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Ecology Notes

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Department
Biology
Course
Biology 2483A
Professor
Hugh Henry
Semester
Fall

Description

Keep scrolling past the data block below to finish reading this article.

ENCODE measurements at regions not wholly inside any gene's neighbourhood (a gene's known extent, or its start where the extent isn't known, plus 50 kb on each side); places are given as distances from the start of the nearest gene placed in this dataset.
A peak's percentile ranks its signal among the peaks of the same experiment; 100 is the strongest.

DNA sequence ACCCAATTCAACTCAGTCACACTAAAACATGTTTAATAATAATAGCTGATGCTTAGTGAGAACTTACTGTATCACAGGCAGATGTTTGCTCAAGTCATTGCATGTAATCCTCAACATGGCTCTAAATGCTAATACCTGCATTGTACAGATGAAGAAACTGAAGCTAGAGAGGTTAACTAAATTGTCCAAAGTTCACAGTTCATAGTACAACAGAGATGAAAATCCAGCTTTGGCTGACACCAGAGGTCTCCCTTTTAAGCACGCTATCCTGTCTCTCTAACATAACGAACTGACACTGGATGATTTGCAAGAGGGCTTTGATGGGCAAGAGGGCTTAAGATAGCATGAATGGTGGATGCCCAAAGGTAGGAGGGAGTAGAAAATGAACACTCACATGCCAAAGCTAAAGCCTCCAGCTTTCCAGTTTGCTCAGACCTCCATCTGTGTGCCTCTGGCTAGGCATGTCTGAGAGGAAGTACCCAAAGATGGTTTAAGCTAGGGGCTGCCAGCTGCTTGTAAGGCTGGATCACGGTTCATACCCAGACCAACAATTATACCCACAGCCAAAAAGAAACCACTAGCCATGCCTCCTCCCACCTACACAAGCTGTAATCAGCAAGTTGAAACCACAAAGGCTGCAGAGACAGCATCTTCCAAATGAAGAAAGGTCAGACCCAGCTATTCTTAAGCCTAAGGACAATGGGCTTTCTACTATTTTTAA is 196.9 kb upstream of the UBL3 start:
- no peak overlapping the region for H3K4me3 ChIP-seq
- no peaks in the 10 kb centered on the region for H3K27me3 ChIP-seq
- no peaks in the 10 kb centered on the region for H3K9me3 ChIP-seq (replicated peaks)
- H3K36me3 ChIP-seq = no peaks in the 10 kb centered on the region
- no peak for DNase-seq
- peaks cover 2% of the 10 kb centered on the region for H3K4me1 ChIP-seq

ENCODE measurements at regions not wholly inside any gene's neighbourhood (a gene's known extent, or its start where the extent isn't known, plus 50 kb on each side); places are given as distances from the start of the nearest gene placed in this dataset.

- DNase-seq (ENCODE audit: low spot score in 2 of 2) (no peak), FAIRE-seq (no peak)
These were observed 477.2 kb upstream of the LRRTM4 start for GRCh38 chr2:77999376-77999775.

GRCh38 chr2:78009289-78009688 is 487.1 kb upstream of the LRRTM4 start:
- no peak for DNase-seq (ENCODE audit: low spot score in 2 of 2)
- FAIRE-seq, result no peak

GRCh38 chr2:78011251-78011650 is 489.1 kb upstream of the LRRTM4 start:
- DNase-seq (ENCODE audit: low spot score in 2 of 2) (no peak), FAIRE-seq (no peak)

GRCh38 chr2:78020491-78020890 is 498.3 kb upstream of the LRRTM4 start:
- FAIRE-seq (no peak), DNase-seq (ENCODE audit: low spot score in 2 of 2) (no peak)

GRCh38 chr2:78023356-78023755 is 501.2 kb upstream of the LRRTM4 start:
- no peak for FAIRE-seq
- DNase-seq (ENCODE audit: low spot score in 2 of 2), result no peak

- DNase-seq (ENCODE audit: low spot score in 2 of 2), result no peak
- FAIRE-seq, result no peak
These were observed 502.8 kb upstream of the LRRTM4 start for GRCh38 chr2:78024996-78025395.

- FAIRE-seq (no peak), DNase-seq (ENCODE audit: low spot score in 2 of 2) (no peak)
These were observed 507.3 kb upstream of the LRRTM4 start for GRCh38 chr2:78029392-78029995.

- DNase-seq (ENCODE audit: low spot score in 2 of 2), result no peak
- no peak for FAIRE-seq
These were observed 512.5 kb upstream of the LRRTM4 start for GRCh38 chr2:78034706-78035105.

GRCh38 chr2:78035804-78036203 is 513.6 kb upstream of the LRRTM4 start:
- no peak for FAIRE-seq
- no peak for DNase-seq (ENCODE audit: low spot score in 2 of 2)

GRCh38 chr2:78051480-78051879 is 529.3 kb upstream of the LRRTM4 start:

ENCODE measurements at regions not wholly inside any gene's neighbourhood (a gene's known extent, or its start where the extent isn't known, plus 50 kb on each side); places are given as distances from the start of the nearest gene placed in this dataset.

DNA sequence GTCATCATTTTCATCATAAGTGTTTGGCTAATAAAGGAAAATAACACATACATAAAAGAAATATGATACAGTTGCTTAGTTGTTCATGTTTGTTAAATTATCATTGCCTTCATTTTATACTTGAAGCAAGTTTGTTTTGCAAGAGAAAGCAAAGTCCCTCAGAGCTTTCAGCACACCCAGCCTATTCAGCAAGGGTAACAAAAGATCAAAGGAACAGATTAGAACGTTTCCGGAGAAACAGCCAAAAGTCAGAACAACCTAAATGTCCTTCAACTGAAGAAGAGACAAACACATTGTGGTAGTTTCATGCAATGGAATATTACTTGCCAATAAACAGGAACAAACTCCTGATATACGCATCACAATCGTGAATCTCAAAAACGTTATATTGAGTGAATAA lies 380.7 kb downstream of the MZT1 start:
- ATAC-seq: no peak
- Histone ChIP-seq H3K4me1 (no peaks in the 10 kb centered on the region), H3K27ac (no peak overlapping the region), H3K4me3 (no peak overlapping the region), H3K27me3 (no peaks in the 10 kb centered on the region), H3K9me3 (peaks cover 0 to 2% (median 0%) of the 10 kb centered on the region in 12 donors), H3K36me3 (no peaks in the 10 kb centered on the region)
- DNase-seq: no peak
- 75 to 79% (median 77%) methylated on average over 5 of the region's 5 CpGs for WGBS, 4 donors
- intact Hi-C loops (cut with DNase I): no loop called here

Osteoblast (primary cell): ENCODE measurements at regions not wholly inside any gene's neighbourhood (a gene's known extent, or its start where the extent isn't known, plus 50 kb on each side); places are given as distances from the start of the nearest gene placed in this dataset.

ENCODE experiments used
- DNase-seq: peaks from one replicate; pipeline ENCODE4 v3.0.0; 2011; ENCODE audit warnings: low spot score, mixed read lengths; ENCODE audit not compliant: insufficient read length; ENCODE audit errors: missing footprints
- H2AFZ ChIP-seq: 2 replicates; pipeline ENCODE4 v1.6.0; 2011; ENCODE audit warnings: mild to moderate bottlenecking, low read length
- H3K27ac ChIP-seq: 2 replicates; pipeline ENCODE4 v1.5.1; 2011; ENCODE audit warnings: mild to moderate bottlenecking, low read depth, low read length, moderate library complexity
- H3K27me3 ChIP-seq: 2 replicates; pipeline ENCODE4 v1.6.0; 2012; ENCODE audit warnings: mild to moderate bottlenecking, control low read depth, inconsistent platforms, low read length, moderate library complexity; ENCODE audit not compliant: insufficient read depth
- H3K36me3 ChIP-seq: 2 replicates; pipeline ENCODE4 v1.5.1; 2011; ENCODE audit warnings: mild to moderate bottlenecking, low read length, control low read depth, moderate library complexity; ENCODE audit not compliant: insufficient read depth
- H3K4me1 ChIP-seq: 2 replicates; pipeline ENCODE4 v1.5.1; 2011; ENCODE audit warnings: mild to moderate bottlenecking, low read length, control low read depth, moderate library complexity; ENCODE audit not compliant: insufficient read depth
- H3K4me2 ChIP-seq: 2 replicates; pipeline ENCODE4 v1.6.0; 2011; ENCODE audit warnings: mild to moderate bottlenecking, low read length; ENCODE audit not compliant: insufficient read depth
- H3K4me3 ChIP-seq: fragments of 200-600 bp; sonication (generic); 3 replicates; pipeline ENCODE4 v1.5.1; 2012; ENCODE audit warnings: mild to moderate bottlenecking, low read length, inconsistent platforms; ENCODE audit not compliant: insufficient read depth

Ecology Notes – Oct. 16/12 - Competition is an interaction between individuals in which each is harmed by their shared use of a limiting resource. Competition occurs between species that share the use of a resource that limits the growth, survival, or reproduction of each species. Interspecific competition is interaction between two species in which each is harmed when they both use the same limiting resource. Intraspecific competition is between individuals of a single species. - Competition for resources: Resources are features of the environment required for growth, survival, or reproduction, and which can be consumed to the point of depletion. Examples of resources are food, light for plants, water in terrestrial habitats, space especially for sessile organisms, and space for refuge and nesting for mobile animals. - Species are also influenced by physical factors (abiotic) that are not consumed, such as temperature, pH, and salinity. These factors are not considered to be resources. - Competition reduces the availability of resources. Experiments with two diatom species by Tilman et al showed that when each species was grown alone, a stable population size was reached. When grown together, they competed for silica, and one species drove the other to extinction. - Competition can intensify when resources are scarce. Competition among plants should increase in nutrient-poor soils. Wilson and Tilman (1993) studied grass plants that were transplanted into fertilized and unfertilized plots. Each plot had three treatments – 1. Neighbours left intact (belowground and aboveground competition). 2. Neighbour roots left intact but neighbour shoots tied back (belowground competition). 3. Neighbour roots and shoots both removed (no competition). Belowground competition (treatment 2) was most intense in nitrogen-limited plots. Aboveground competition for light increased when light levels were low. - How important is competition?: Connell found that competition was important for 50% of 215 species in 72 studies. Gurevitch analyzed the magnitude of competition in 93 species in 46 studies and found that competition had significant effects on a wide range of organisms. Potential biases exist where researchers may not publish studies that show no significant effects, and there is a tendency for investigators to study species they suspect will show competition. Still, they document that competition is common, though not ubiquitous. - General features of competition: Competition, whether direct or indirect, can limit the distributions and abundances of competing species. Exploitation competition is when species compete indirectly – Individuals reduce the availability of a resource as they use it. Interference competition is when species compete directly for access to a resource. Individuals may perform antagonistic actions ((ex. when two predators fight over a prey item, or voles aggressively exclude other voles from preferred habitat). Interference competition in sessile species – The acorn barnacle crushes or smothers nearby individuals of another barnacle species as it grows, and directly excludes the other species from portions of a rocky intertidal zone. Interference competition in plants – Allelopathy is when plants of one species release toxins that harm other species. Individuals of one plant species may also grow on or shade other species, reducing their access to light. - For a resource in short supply, competition will reduce the amount available to each species. The effects of competition are often unequal, or asymmetrical, and one species is harmed more than the other. An example is when one species drives another to extinction. - Competition can occur between distantly related species. In experiments with rodents and ants that eat the same seeds, Brown and Davidson set up plots with four treatments as follows – 1. Rodents excluded: Ant colonies increased by 71%. 2. Ants excluded: Rodents increased in number and biomass.3. Both rodents and ants excluded: Seed density increased 450%. 4. Undisturbed control plants. These two distantly related groups compete for the same food source. - Competition can influence species distributions. Connell examined factors that influence the distribution, survival, and reproduction of two barnacle species on the coast of Scotland. Distribution of larvae of the two species overlapped. Adult distributions did not overlap – Chthamalus were found only near the top of the intertidal zone. Semibalanus were found throughout the rest of the intertidal zone. Using removal experiments, Connell found that Semibalanus excluded Chthamalus from all but the top of the zone. Semibalanus smothered, removed, or crushed the other species. However, Semibalanus dried out and survived poorly at the top of the intertidal zone. - A natural experiment is a situation in nature that is similar in effect to a controlled removal experiment. Patterson studied chipmunk species in mountain forests and found that when a species lived alone on a mountain, it occupied a wider range of habitats than when it lived with a competitor species. - Competitive exclusion: Competing species are more likely to coexist when they use resources in different ways. If the ecological niches of competing species are very similar, the superior competitor may drive the other species to extinction. - In the 1930s, Gause did experiments on competition using three species of Paramecium. Populations of all three species reached a stable carrying capacity when grown alone. When paired, some species drove others to extinction. When P. aurelia and P. caudatum were grown together, P. caudatam went extinct. P. caudatum and P. bursaria were able to coexist despite competition, but the carrying capacity of both species was lowered. P. caudatum usually ate floating bacteria, while P. bursaria u